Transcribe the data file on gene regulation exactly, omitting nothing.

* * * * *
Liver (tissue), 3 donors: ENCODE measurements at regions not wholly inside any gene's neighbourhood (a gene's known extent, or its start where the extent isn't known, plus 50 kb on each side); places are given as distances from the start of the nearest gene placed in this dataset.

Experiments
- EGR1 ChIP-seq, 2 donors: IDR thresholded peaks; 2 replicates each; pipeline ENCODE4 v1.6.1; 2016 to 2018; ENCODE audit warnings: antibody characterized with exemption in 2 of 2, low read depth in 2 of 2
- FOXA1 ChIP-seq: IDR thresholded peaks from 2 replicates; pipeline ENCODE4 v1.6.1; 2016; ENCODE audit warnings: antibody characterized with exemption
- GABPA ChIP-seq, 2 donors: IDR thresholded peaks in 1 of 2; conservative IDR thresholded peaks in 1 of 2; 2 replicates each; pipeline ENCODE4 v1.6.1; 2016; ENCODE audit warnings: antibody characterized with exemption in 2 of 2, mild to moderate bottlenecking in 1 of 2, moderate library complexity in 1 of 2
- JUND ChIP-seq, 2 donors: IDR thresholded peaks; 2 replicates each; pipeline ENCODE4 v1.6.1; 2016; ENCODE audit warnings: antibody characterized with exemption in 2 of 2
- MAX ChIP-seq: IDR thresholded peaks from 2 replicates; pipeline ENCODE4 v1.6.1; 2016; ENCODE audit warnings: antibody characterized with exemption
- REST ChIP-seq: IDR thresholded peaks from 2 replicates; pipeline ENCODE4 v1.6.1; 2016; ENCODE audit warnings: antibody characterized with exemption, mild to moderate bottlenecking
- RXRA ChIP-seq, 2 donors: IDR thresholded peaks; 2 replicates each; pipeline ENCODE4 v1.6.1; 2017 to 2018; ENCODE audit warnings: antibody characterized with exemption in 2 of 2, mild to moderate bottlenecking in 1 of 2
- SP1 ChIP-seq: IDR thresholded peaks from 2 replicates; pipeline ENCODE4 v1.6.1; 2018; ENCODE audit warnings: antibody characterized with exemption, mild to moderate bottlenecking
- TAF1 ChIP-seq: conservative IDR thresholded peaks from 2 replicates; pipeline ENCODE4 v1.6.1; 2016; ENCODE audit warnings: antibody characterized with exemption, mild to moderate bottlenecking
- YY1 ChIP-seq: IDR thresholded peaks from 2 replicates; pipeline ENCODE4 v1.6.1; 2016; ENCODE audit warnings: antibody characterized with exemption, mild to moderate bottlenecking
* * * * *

Liver (tissue), 3 donors: ENCODE measurements at regions not wholly inside any gene's neighbourhood (a gene's known extent, or its start where the extent isn't known, plus 50 kb on each side); places are given as distances from the start of the nearest gene placed in this dataset.

Experiments
- EGR1 ChIP-seq, 2 donors: IDR thresholded peaks; 2 replicates each; pipeline ENCODE4 v1.6.1; 2016 to 2018; ENCODE audit warnings: antibody characterized with exemption in 2 of 2, low read depth in 2 of 2
- FOXA1 ChIP-seq: IDR thresholded peaks from 2 replicates; pipeline ENCODE4 v1.6.1; 2016; ENCODE audit warnings: antibody characterized with exemption
- GABPA ChIP-seq, 2 donors: IDR thresholded peaks in 1 of 2; conservative IDR thresholded peaks in 1 of 2; 2 replicates each; pipeline ENCODE4 v1.6.1; 2016; ENCODE audit warnings: antibody characterized with exemption in 2 of 2, mild to moderate bottlenecking in 1 of 2, moderate library complexity in 1 of 2
- JUND ChIP-seq, 2 donors: IDR thresholded peaks; 2 replicates each; pipeline ENCODE4 v1.6.1; 2016; ENCODE audit warnings: antibody characterized with exemption in 2 of 2
- MAX ChIP-seq: IDR thresholded peaks from 2 replicates; pipeline ENCODE4 v1.6.1; 2016; ENCODE audit warnings: antibody characterized with exemption
- REST ChIP-seq: IDR thresholded peaks from 2 replicates; pipeline ENCODE4 v1.6.1; 2016; ENCODE audit warnings: antibody characterized with exemption, mild to moderate bottlenecking
- RXRA ChIP-seq, 2 donors: IDR thresholded peaks; 2 replicates each; pipeline ENCODE4 v1.6.1; 2017 to 2018; ENCODE audit warnings: antibody characterized with exemption in 2 of 2, mild to moderate bottlenecking in 1 of 2
- SP1 ChIP-seq: IDR thresholded peaks from 2 replicates; pipeline ENCODE4 v1.6.1; 2018; ENCODE audit warnings: antibody characterized with exemption, mild to moderate bottlenecking
- TAF1 ChIP-seq: conservative IDR thresholded peaks from 2 replicates; pipeline ENCODE4 v1.6.1; 2016; ENCODE audit warnings: antibody characterized with exemption, mild to moderate bottlenecking
- YY1 ChIP-seq: IDR thresholded peaks from 2 replicates; pipeline ENCODE4 v1.6.1; 2016; ENCODE audit warnings: antibody characterized with exemption, mild to moderate bottlenecking